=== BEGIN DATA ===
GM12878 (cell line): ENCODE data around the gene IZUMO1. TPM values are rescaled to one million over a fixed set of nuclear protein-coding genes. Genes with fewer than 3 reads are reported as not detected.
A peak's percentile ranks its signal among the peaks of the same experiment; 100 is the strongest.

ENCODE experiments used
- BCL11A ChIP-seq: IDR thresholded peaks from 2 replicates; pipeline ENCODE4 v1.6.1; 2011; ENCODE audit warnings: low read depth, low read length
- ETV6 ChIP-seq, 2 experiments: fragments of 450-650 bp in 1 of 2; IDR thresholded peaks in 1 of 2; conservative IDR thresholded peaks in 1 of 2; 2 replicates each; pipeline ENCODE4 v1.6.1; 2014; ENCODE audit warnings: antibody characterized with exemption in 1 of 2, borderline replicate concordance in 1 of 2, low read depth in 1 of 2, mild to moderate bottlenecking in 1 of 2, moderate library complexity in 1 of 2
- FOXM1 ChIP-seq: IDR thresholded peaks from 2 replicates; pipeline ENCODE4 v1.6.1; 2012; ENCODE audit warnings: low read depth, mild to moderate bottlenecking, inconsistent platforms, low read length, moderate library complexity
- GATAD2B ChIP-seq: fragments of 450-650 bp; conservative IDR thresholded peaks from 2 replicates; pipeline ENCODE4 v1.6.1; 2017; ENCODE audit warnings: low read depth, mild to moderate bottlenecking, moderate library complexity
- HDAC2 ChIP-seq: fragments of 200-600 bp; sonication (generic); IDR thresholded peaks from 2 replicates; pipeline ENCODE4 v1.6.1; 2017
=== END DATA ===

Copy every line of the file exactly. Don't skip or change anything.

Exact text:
GM12878 (cell line): ENCODE data around the gene IZUMO1. TPM values are rescaled to one million over a fixed set of nuclear protein-coding genes. Genes with fewer than 3 reads are reported as not detected.
A peak's percentile ranks its signal among the peaks of the same experiment; 100 is the strongest.

ENCODE experiments used
- BCL11A ChIP-seq: IDR thresholded peaks from 2 replicates; pipeline ENCODE4 v1.6.1; 2011; ENCODE audit warnings: low read depth, low read length
- ETV6 ChIP-seq, 2 experiments: fragments of 450-650 bp in 1 of 2; IDR thresholded peaks in 1 of 2; conservative IDR thresholded peaks in 1 of 2; 2 replicates each; pipeline ENCODE4 v1.6.1; 2014; ENCODE audit warnings: antibody characterized with exemption in 1 of 2, borderline replicate concordance in 1 of 2, low read depth in 1 of 2, mild to moderate bottlenecking in 1 of 2, moderate library complexity in 1 of 2
- FOXM1 ChIP-seq: IDR thresholded peaks from 2 replicates; pipeline ENCODE4 v1.6.1; 2012; ENCODE audit warnings: low read depth, mild to moderate bottlenecking, inconsistent platforms, low read length, moderate library complexity
- GATAD2B ChIP-seq: fragments of 450-650 bp; conservative IDR thresholded peaks from 2 replicates; pipeline ENCODE4 v1.6.1; 2017; ENCODE audit warnings: low read depth, mild to moderate bottlenecking, moderate library complexity
- HDAC2 ChIP-seq: fragments of 200-600 bp; sonication (generic); IDR thresholded peaks from 2 replicates; pipeline ENCODE4 v1.6.1; 2017